Flooded by Success: On the Role of Electrode Wettability in CO2 Electrolyzers That Generate Liquid Products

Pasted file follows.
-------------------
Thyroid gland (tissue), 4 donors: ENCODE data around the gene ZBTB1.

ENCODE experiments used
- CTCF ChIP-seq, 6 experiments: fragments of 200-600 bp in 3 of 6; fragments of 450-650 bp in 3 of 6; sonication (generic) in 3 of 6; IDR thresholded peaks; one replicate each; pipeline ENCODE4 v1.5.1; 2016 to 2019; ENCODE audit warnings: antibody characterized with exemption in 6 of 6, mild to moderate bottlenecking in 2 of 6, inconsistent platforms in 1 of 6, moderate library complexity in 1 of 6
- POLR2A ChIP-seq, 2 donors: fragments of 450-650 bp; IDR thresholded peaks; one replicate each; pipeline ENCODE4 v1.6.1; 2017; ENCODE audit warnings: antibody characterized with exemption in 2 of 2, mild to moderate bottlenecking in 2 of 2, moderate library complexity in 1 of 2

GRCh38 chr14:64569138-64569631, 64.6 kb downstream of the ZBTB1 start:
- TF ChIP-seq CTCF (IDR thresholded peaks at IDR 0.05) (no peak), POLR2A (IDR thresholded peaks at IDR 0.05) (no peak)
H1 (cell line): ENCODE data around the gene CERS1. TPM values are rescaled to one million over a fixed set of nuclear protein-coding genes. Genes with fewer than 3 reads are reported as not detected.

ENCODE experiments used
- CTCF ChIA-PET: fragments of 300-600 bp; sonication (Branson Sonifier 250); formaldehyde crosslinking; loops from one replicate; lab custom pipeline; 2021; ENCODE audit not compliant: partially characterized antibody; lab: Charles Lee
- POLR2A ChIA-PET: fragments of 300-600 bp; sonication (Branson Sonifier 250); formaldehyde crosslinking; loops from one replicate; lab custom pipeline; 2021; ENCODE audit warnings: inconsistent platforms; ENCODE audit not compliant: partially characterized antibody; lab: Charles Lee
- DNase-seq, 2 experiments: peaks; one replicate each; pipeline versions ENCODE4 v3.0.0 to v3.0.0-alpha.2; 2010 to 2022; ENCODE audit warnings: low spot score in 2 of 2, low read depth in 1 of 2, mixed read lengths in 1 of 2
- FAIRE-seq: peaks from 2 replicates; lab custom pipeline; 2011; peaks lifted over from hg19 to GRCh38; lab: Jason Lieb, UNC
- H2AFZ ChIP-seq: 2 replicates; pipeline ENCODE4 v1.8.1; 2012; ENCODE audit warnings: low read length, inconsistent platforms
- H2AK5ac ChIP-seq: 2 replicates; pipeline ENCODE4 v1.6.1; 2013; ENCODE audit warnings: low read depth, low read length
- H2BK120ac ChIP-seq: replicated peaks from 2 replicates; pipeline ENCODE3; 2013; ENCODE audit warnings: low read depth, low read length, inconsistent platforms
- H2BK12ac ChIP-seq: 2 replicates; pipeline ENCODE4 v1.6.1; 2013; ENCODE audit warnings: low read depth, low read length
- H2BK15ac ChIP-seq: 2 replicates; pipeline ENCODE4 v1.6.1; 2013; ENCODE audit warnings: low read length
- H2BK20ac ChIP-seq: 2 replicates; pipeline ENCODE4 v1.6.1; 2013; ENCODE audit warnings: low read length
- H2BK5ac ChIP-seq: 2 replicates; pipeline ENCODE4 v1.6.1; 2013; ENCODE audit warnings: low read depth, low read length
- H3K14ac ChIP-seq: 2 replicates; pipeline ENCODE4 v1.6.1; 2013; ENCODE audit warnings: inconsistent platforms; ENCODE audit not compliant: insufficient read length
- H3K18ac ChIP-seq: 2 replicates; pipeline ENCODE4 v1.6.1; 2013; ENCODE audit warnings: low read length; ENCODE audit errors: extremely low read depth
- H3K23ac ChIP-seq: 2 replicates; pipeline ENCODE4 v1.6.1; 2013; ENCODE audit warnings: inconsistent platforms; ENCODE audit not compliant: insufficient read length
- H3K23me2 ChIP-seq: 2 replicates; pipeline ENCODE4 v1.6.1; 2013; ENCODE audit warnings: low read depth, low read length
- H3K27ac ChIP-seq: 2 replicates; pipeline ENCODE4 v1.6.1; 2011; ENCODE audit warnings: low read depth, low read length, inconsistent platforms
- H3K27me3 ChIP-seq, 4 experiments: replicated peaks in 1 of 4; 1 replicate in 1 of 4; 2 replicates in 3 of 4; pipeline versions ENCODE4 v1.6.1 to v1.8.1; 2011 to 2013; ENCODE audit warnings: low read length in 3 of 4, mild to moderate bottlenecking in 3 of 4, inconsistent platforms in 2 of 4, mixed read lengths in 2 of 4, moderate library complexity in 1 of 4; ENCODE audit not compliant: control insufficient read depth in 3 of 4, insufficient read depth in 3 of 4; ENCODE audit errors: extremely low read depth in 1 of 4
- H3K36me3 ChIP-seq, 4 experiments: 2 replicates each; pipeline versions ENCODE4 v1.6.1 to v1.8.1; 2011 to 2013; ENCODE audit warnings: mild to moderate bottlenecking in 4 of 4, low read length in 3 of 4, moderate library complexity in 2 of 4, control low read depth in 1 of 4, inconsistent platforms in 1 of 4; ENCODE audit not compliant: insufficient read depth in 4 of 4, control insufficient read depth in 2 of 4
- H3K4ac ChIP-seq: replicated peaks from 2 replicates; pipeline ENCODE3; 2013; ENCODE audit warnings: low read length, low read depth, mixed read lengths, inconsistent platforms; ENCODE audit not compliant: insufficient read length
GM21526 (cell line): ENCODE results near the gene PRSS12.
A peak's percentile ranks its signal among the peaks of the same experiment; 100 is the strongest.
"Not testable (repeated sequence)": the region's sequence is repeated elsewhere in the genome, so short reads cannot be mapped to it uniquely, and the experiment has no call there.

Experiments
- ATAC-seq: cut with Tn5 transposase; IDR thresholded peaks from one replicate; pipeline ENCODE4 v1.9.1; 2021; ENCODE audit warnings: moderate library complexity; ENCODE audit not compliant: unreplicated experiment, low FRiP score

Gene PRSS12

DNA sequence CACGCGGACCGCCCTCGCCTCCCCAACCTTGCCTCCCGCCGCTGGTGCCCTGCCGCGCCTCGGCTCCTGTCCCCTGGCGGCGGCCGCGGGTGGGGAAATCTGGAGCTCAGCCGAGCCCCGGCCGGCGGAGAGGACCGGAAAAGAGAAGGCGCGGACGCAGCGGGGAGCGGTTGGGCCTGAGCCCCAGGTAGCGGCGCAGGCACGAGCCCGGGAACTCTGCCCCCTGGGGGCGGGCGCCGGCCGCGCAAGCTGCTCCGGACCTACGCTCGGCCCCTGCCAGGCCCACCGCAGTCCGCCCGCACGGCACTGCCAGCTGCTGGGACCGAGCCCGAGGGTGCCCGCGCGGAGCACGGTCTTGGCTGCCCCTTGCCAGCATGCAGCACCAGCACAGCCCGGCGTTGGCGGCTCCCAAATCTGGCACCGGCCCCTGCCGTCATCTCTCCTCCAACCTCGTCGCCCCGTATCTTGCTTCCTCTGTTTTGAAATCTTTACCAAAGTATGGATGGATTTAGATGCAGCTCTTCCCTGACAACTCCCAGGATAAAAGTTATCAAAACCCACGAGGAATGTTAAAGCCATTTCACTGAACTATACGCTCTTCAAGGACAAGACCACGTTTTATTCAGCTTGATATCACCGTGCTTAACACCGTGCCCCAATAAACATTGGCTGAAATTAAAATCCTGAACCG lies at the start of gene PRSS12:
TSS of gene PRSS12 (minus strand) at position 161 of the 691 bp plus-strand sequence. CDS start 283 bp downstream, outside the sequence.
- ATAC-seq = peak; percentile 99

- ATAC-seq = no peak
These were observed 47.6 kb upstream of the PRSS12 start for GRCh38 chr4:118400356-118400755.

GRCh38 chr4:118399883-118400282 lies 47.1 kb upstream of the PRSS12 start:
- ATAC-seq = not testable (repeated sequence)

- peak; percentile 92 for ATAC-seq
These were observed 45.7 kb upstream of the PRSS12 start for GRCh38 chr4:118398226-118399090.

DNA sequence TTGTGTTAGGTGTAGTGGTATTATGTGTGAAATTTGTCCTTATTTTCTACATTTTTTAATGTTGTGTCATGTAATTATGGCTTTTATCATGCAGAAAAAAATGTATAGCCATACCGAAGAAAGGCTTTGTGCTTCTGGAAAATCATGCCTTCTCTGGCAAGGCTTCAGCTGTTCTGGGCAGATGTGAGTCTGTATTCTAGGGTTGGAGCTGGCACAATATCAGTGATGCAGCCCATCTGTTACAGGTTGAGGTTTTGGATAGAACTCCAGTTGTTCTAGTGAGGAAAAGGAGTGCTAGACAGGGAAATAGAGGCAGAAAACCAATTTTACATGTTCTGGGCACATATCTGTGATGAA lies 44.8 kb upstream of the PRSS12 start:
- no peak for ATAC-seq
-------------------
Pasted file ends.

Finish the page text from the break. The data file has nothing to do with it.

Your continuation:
The economic operation of carbon dioxide (CO2) electrolyzers generating liquid products will likely require high reactant conversions and high product concentrations, conditions anticipated to challenge existing gas diffusion electrodes (GDEs). Notably, electrode wettability will increase as lower surface tension products (e.g., formic acid, methanol, ethanol, and 1-propanol) are introduced into flowing electrolyte streams potentially leading to flooding. To better understand the hydraulically stable electrolyzer operating envelopes in mixed aqueous-organic liquid domains, we connect intrinsic porous electrode wettability descriptors to system operating parameters such as electrolyte flow rate and applied current. Specifically, we first measure contact angles of various water-organic dilutions on polytetrafluoroethylene (PTFE) and graphite surfaces as ex situ planar analogues for the major GDE components. We then use material balances around the reactive gas-liquid interface, to calculate product mass fractions as a function of liquid water sweep rate (water source and diluent) and the total current. Product composition maps enable visualization of the extent to which changes in cell performance can lead to changes in capillary pressure, a crucial determinant of GDE saturation. These analyses reveal that formic acid product mixtures pose little risk for GDE flooding across a wide range of flow rate and current combinations, but that effluents enriched with less than 30% alcohols content by mass may cause flooding. This study provides initial guidance into estimating flooding conditions for PTFE-based GDEs in contact with organic-enriched streams and indicates opportunities for oleophobic surface treatments that repel aqueous and organic liquids, expanding regions of stable operation